Against a shaky political and economic backdrop, investors are turning to alternative ways to build wealth. From fine wine to luxury cars, we take a look at a few different places to stash your cash for a healthier financial future.
Reducing risk by spreading your investment dollars around is nothing new; we all know not to put all our eggs in one basket. Increasing market volatility and general global uncertainty are just a couple of the reasons why more and more people are looking at different ways to diversify their investment portfolios.
McKinsey first pointed out the trend for alternative portfolio allocation back in 2012, when the pace for its growth more than doubled in a six year period and outstripped traditional asset classes. Today, PwC predicts further growth to the point that the phrase ‘alternative’ will no longer be relevant. By 2020, it says, alternatives and passive products will represent 35% of the asset management industry.
Tom Gearing, Managing Director of wine investment company Cult Wines, points out that the mere fact that traditional institutions, such as UK bank Coutts, are even reporting on alternative investments is a signal of the shift in itself, referring to the bank’s annual Objects of Desire Index.
Tangible assets, collectibles, passion investments, objects of desire – whatever you want to call them, there is money to be made.
The value of classic cars has grown by 9% in the past year and by 457% in the decade to 2016, according to the 2016 Knight Frank Luxury Investment Index (KFLII). Over that 10-year period Porsche and Ferrari have been the best performing car brands. A Ferrari 1957 335 Sport was the most expensive car to ever be auctioned, selling for a jaw-dropping €32 million.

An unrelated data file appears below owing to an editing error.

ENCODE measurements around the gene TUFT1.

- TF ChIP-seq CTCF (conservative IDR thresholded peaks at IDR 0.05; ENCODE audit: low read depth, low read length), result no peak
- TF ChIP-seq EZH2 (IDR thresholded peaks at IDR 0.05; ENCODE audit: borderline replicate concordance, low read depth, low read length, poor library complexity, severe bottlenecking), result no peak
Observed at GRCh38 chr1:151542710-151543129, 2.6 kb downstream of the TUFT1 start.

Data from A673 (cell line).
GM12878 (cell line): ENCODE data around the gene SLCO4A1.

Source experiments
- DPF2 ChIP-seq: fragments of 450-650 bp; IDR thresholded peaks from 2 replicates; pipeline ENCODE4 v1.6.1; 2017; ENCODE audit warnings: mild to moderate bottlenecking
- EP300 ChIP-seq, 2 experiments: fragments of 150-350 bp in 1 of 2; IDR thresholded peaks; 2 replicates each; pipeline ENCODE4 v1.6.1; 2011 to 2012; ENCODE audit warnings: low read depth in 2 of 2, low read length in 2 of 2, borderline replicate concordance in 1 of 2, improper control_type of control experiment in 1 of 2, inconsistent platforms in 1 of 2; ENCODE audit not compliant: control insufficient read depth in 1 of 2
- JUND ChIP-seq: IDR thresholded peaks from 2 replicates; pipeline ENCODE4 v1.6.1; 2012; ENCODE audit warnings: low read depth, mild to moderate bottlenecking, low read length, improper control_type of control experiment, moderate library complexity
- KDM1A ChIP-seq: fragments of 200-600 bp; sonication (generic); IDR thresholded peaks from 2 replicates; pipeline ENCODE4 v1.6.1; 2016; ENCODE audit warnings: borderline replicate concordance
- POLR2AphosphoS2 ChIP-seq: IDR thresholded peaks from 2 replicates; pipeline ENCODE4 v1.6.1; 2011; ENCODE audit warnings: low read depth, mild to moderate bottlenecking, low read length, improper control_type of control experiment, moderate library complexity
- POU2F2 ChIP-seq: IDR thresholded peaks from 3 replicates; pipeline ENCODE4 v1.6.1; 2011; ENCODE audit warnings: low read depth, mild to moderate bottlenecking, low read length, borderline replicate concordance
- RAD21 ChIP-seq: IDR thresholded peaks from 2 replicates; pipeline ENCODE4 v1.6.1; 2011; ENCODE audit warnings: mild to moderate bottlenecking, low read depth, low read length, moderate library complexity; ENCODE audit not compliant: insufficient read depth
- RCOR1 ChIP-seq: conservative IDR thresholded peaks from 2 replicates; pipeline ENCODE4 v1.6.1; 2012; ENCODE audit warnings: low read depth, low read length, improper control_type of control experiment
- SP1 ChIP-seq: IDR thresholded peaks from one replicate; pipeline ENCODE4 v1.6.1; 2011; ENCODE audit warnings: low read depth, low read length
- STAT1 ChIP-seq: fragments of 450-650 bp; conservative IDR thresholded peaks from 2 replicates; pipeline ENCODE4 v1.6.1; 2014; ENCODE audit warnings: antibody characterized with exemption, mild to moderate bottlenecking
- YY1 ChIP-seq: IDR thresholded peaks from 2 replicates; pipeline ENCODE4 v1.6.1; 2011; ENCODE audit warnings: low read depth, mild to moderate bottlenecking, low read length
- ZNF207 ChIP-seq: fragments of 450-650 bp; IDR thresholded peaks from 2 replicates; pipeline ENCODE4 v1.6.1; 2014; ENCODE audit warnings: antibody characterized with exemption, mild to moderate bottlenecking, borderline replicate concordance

Meanwhile, the exact price for the most expensive car to ever be sold has never been revealed. Having said that, a 1962 Ferrari 250 GTO is believed to have been the object of the biggest deal ever struck – reportedly selling for more than the US$38 million paid previously for another 250 GTO.
And this year, a 1956 Aston Martin DBR1 became the most expensive British car ever sold. It was the first of just five to be built between 1956 and 1958, and went for US$22.5m at the annual auction at Monterey Car Week.
“The international collector car market is now a multibillion-dollar business,” says James Nicholls, Classic Car Specialist of Mossgreen auction house. “Rare and desirable cars with good provenance and history, in good original condition are now very valuable assets.”
However, what’s the use of owning one of these special pieces if it’s not to also be enjoyed? James believes collectors and enthusiasts should use their hearts not their minds when purchasing.
“These cars should be viewed as assets and not investments. Do you like the car and does it appeal to you are perhaps the most important considerations – after this the more boxes it can tick regarding provenance, history, rarity, desirability in the marketplace, condition and originality, then the better chance there is, if bought correctly, for the vehicle to maintain its value (if properly looked after) and possibly increase in value.”